And ideally the mobile Myki could be used with any of the existing devices, opening up more top-up options such as cash or EFT/ATM cards using a station vending machine. (I’m sure I’m not the only one who periodically takes all my change to the railway station to load up onto my Myki card.)

And of course the additional payment option of using a phone doesn’t abrogate them from fixing issues with the physical Myki cards.

Why doesn’t it work on iPhone?

It’s all a bit technical, but it seems to be an issue with the different approaches from Google and Apple.

From what I can gather:

Google is happy to let developers make full use of the NFC functionality in phones to do whatever, including doing things outside Google Pay.

Specifically, PTV and others use a feature called “Host Card Emulation“, so the phone can impersonate a Myki card.

In contrast, Apple provides only limited access to NFC functionality in phones, because they want all transactions to be within Apple Pay, from which they take a cut (something like 0.15%). They won’t allow Host Card Emulation.

Here’s some technical discussion on Whirlpool about it. Don’t take it all as gospel, of course.


In some places like London (which uses the Oyster system) and Sydney (which uses Opal, which is Oyster technology), iPhones/Apple Pay can be used because they are actually impersonating a credit card, not a transport card.

This is apparently impossible in Melbourne because the readers can’t read credit cards, though I’m not sure if that’s all readers or just the older ones. You would hope the newer ones are capable, and gradually they would replace the old ones.

Simply using a credit card which charges the appropriate fare is obviously a lot easier for tourists: no mucking about to set it up; no trying to calculate how much money to load so you don’t end up over-paying with little hope of easily getting a refund.

In other places like Shanghai and Beijing, the local transport authorities are beta testing with Apple, and have presumably found a way to work with Apple’s technology and conditions.

Mobile Myki: creating a card

Leading the world?

What’s interesting is that there are actually very few jurisdictions using Google Pay for their public transport — Google only introduced it last year. Las Vegas (which shows up as an option), Birmingham (UK), and a few Asian cities apparently. And us.

So if it goes well and gets a wider rollout, we might be one of the first big systems using it.

That’s might be something you didn’t expect from Myki!

Public transport needs to be simple to use, so services need to improve, but opening up easier payment options is also important. So it’s good to see this progressing.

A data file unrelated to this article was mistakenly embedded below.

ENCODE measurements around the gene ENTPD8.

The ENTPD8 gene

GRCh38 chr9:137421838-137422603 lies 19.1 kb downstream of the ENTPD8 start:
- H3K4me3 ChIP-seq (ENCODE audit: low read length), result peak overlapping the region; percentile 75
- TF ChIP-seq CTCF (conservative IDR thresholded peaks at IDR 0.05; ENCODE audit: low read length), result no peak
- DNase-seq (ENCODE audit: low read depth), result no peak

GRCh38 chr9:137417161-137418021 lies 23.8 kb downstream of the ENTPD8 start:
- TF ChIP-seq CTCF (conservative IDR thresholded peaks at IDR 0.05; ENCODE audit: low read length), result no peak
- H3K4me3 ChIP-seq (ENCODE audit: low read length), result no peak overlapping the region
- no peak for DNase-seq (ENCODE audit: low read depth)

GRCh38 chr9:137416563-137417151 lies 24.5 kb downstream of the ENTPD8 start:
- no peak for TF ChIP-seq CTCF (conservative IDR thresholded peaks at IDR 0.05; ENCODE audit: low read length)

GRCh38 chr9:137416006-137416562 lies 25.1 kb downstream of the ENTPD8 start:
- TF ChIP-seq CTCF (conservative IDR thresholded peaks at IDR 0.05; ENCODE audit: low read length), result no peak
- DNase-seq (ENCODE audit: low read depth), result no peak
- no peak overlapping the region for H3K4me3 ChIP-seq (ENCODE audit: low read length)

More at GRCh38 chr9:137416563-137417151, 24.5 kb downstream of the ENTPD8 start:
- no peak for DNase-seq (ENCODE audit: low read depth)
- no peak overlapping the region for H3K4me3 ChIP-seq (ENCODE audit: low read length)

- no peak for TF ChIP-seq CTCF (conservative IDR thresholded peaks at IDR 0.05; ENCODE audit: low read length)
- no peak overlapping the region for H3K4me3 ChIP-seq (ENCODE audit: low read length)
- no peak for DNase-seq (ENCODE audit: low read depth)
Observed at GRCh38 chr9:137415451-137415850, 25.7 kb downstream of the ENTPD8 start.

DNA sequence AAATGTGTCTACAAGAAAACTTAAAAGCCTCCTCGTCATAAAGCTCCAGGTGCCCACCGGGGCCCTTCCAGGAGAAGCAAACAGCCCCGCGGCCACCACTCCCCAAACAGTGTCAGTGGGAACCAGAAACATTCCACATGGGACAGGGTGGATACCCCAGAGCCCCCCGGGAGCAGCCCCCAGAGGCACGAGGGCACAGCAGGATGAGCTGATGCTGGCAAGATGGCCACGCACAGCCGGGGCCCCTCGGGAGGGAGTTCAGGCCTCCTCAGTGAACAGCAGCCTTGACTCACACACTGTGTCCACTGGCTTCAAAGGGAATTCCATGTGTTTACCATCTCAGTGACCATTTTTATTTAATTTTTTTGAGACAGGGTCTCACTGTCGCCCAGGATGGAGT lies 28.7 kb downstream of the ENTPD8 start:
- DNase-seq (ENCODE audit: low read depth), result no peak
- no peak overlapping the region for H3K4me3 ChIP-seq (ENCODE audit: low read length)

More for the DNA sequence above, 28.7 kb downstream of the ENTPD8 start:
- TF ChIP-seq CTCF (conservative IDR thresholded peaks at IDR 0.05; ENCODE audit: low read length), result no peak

By Daniel Bowen

Transport blogger / campaigner and spokesperson for the Public Transport Users Association / professional geek.
Bunurong land, Melbourne, Australia.
Opinions on this blog are all mine.

27 replies on “The Myki mobile trial is progressing”

I don’t see the fascination with this. As you said, I’d always be worried about my phone battery dying when I need it. What if if I’m on a train in the middle of making a purchase, will an AO wait while I’m finalising it so I can hand my phone over? I’d much rather carry a small piece of plastic than having to interrupt whatever I’m doing on my phone every time.

Great, another government authority that requires one to sign up to the privacy-destroying, surveillance economy-promoting vision of Alphabet Inc (formerly Google).

No thanks ๐Ÿ‘Ž

From the two responses above me it obviously isn’t for everyone but its some progress and as long as you have options that is a good thing. My thinking is that Myki card, CC and phone are plenty catering for pretty much every scenario (except cash). The issue with card expiry is obviously a link back to the original card. Do you know why cards have an expiry. Were they envisaging new cards coming and forcing everyone to upgrade.

Itโ€™s great to see PTV trying something new – thereโ€™s a lot to be learned from actually doing something.

However, I think Myki card emulation is a really dumb idea, and that this approach will have a very limited lifespan and uptake. Without Apple support, itโ€™s a dead-end street.

The approach used elsewhere, of allowing credit/debit cards to be used for touch-on/off, would likely be much more successful and widely adopted – if it was possible. Credit/debit cards have the advantage of being very widely used, are resilient and non-battery dependent. In addition, many credit/debit cards can also be loaded into the payment wallets of Android and iOS devices, allowing those who prefer phone-only to go cardless.

There’s a good introduction to Host Card Emulation here:

It also seems that Apple’s hardware supports HCE; it’s just that IOS currently limits it.